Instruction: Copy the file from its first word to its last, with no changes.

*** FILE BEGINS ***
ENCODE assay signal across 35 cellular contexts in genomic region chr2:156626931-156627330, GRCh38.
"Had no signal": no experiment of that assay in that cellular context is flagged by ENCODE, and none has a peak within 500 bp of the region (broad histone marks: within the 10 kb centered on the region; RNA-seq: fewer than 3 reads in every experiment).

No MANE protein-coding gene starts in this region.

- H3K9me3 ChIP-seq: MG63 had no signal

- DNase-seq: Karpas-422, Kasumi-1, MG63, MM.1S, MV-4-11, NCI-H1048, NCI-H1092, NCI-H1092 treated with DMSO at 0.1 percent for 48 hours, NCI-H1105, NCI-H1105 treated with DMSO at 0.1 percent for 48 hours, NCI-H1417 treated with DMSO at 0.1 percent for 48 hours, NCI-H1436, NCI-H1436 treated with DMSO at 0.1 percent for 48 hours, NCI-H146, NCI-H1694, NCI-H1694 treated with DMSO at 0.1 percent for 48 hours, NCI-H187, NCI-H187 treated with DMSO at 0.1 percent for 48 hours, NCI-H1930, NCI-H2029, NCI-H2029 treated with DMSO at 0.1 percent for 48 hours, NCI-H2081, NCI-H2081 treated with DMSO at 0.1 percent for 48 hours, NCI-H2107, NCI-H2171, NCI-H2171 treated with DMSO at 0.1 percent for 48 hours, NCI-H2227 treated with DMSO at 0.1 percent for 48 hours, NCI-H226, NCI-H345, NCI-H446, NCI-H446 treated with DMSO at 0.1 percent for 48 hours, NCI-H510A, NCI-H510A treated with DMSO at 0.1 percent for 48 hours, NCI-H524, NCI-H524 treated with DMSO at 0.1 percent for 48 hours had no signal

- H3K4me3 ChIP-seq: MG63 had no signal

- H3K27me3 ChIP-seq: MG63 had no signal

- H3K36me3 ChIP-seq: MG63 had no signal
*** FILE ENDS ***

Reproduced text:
ENCODE assay signal across 35 cellular contexts in genomic region chr2:156626931-156627330, GRCh38.
"Had no signal": no experiment of that assay in that cellular context is flagged by ENCODE, and none has a peak within 500 bp of the region (broad histone marks: within the 10 kb centered on the region; RNA-seq: fewer than 3 reads in every experiment).

No MANE protein-coding gene starts in this region.

- H3K9me3 ChIP-seq: MG63 had no signal

- DNase-seq: Karpas-422, Kasumi-1, MG63, MM.1S, MV-4-11, NCI-H1048, NCI-H1092, NCI-H1092 treated with DMSO at 0.1 percent for 48 hours, NCI-H1105, NCI-H1105 treated with DMSO at 0.1 percent for 48 hours, NCI-H1417 treated with DMSO at 0.1 percent for 48 hours, NCI-H1436, NCI-H1436 treated with DMSO at 0.1 percent for 48 hours, NCI-H146, NCI-H1694, NCI-H1694 treated with DMSO at 0.1 percent for 48 hours, NCI-H187, NCI-H187 treated with DMSO at 0.1 percent for 48 hours, NCI-H1930, NCI-H2029, NCI-H2029 treated with DMSO at 0.1 percent for 48 hours, NCI-H2081, NCI-H2081 treated with DMSO at 0.1 percent for 48 hours, NCI-H2107, NCI-H2171, NCI-H2171 treated with DMSO at 0.1 percent for 48 hours, NCI-H2227 treated with DMSO at 0.1 percent for 48 hours, NCI-H226, NCI-H345, NCI-H446, NCI-H446 treated with DMSO at 0.1 percent for 48 hours, NCI-H510A, NCI-H510A treated with DMSO at 0.1 percent for 48 hours, NCI-H524, NCI-H524 treated with DMSO at 0.1 percent for 48 hours had no signal

- H3K4me3 ChIP-seq: MG63 had no signal

- H3K27me3 ChIP-seq: MG63 had no signal

- H3K36me3 ChIP-seq: MG63 had no signal